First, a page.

The Kennedy Center Honors, which once again were not attended by President Trump, included tributes Sunday night to the late former President George H.W. Bush, who died Friday at age 94.
“I think it’s appropriate to recognize the passing of a wonderful man who dedicated his life to service and who graciously attended this event many times during his administration, laughing, applauding, singing along and even shedding a tear from right up there in the presidential box,” host Gloria Estefan said to kick off the evening at the John F. Kennedy Center in Washington.
She recalled being invited to the White House and how Bush “literally spent 45 minutes patiently talking to my 8-year-old son” about how government worked.
The Recording Academy said Monday morning it would delay its announcement of the 61st Grammy Award nominees to avoid competing with memorial services and public viewings for former President George H. W. Bush, who died Friday.
The organization had planned to announce nominees early Wednesday morning but will now share nominees in select categories on Friday at 5:30 a.m. PST via “CBS This Morning” and Apple Music.
A full nominations list across 84 categories will follow at 5:45 a.m. PST on Friday at Grammy.com — the academy’s website — as well as all of its social-media platforms.
Playing off the G20 summit in Argentina and recent revelations surrounding the Russia investigation, “SNL” found Baldwin’s Trump isolated and calling his “Mikey Coco Puffs” in attorney Michael Cohen, who was again played by Ben Stiller. Nostalgic for the late-night talks with Cohen and “vacations to Moscow,” the sketch found Trump sad to see his lawyer going to prison, and told him he was “like a son to me.”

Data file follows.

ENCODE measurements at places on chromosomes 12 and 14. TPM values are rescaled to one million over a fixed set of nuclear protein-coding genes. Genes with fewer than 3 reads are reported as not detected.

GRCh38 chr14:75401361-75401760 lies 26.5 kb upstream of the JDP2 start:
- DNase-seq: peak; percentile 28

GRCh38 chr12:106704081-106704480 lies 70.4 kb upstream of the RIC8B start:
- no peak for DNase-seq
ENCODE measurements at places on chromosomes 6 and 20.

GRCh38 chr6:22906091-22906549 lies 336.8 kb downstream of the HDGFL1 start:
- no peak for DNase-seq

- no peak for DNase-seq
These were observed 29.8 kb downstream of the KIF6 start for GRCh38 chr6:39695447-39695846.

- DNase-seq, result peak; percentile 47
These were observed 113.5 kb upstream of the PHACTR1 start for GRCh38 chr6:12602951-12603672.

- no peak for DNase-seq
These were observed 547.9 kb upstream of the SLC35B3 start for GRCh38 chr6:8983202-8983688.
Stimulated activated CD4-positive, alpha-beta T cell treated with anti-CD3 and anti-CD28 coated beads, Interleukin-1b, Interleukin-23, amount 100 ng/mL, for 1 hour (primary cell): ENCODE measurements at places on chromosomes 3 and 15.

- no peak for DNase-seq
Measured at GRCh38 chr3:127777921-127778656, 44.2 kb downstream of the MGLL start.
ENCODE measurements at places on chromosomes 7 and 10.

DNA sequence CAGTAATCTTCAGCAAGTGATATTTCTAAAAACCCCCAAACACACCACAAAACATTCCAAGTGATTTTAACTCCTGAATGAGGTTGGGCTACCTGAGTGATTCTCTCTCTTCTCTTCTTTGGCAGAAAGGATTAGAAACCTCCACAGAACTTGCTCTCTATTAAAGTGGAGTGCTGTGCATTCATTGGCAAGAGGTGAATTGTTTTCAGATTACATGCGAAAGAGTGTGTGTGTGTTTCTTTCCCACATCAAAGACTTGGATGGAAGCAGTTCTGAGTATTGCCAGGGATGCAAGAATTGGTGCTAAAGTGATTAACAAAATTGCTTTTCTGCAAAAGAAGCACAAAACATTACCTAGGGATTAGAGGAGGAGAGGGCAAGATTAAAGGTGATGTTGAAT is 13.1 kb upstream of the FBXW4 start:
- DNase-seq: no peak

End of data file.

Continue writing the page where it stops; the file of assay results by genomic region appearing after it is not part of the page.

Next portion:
“Then why’d you make me do such much illegal stuff?” Stiller’s Cohen asked. “That’s ’cause you were like a son to me,” Baldwin’s Trump countered. The sketch went on to nod toward Baldwin’s troubles as Trump hung up and Baldwin said he hadn’t been so mad since he “flipped out over that parking space.”
The critics’ group also named Cuarón best director for his work on the black-and-white, Spanish-language film, which is currently in limited release and will be available for streaming on Netflix starting Dec. 14. Following a year in the life of a middle-class Mexican family and their beloved live-in nanny, “Roma” — which draws from Cuarón’s own childhood memories — has earned rapturous reviews since in its initial outings at the Venice and Telluride film festivals earlier this fall.